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Old 07-10-06, 11:54 AM
  #23  
Brian Ratliff
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Join Date: May 2002
Location: Near Portland, OR
Posts: 10,113

Bikes: Three road bikes. Two track bikes.

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I use a lubricant called ProLink, which is a dry lube mixed with solvent to allow it to penetrate into the rollers. I don't make a concerted effort to strip to original chain grease, but I do give a new chain a good dousing in ProLink, which has the effect of at least partially stripping the original stuff. After that, I relube when the drivetrain starts getting too noisy, or when it starts squeaking. It's better than wax, because it protects the chain in a rain storm, but does not attract dirt like the sticky stuff or wet lubes.

I don't degrease my chains as a separate step to clean them. I simply use the ProLink stuff with the chain on the bike, rolling the chain through a rag to get ride of debris; the solvent contained in this lube tends to naturally clean the chain as it gets relubricated. I check the chain periodically with a "go-no go" gauge (from Park Tools, cost about $6 and cheap insurance to avoid replacing a $30 cogset along with the chain), and when the chain has measurable stretch, I replace it. This usually happens every year or so, depending on how much I ride and the quality of the chain (better quality chains get noticeably better life; C9 Campy Record chain is what I recommend; it costs only about $30 and lasts 2 or 3 times as long as the cheap chains). This replacement schedule gets good life out of the cogset.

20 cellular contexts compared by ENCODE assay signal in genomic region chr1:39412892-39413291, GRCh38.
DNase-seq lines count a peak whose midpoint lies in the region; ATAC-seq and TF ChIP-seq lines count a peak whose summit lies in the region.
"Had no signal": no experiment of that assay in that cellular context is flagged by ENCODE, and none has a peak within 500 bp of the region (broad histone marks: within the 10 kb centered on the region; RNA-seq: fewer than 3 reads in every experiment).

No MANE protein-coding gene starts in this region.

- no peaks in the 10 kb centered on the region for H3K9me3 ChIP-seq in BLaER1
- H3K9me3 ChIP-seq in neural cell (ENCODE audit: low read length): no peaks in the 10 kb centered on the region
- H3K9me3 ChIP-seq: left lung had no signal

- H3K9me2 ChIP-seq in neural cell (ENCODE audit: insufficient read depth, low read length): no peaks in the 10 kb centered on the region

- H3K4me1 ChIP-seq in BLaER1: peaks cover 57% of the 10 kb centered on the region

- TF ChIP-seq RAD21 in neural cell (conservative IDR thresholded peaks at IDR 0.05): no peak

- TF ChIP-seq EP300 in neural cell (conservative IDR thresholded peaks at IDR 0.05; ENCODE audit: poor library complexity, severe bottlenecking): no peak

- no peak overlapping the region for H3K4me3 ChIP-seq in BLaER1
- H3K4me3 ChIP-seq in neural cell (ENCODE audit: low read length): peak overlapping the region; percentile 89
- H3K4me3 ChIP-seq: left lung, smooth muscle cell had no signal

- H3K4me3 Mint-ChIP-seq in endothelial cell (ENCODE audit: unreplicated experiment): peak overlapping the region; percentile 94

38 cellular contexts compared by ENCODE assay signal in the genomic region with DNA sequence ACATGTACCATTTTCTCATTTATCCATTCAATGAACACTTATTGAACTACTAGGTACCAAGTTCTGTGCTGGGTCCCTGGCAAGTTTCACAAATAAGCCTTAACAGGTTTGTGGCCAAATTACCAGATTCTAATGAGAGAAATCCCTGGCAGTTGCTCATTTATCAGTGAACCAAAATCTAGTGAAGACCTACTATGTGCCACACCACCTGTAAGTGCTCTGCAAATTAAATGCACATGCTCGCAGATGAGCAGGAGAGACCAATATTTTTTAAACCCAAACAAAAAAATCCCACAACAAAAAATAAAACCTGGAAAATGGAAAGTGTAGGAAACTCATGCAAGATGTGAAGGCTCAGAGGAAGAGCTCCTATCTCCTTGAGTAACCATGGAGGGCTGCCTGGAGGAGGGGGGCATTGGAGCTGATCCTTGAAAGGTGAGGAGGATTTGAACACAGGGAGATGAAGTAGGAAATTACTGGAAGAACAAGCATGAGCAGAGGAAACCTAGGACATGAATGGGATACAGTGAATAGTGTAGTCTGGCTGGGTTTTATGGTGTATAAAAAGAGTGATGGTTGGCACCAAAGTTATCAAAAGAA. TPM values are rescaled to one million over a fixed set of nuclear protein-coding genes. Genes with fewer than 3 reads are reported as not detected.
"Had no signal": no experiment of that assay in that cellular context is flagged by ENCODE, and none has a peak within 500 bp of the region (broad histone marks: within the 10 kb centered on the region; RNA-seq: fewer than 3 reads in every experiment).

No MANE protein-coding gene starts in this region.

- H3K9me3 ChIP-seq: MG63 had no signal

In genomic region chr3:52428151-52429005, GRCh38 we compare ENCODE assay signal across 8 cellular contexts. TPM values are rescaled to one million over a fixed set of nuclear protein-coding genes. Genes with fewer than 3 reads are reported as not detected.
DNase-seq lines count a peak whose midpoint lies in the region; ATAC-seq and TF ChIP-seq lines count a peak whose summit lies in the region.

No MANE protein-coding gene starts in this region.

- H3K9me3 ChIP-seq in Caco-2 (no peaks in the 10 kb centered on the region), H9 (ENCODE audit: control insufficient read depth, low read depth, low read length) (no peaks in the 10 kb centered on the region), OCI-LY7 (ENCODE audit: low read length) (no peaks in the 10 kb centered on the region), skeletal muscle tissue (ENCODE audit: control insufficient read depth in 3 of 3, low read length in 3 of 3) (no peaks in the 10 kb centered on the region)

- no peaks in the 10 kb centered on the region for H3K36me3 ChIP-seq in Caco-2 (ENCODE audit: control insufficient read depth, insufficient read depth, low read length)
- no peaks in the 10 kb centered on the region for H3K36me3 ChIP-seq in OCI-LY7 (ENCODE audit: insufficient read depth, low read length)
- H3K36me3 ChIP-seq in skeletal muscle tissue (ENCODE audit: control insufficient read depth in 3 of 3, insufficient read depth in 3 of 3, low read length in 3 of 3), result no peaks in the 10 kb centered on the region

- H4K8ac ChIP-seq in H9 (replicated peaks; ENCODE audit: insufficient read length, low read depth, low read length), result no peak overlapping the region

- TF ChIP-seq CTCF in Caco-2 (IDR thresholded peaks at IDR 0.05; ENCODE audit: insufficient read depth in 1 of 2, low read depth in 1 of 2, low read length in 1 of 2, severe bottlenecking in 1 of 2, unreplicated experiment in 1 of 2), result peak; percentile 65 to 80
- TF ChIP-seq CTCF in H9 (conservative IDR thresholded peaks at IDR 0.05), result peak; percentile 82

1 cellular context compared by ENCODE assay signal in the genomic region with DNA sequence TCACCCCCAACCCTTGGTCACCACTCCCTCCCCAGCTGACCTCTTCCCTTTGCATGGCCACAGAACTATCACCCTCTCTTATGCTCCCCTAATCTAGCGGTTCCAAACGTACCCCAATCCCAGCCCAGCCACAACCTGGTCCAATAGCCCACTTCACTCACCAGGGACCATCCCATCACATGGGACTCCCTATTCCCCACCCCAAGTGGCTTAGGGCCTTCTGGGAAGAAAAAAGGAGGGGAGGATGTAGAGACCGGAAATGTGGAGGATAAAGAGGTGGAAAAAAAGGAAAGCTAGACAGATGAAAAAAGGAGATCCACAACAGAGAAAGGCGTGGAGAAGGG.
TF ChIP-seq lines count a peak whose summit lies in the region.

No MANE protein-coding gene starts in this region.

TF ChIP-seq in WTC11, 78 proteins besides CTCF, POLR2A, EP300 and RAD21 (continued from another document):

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Cat 2 Track, Cat 3 Road.
"If you’re new enough [to racing] that you would ask such question, then i would hazard a guess that if you just made up a workout that sounded hard to do, and did it, you’d probably get faster." --the tiniest sprinter
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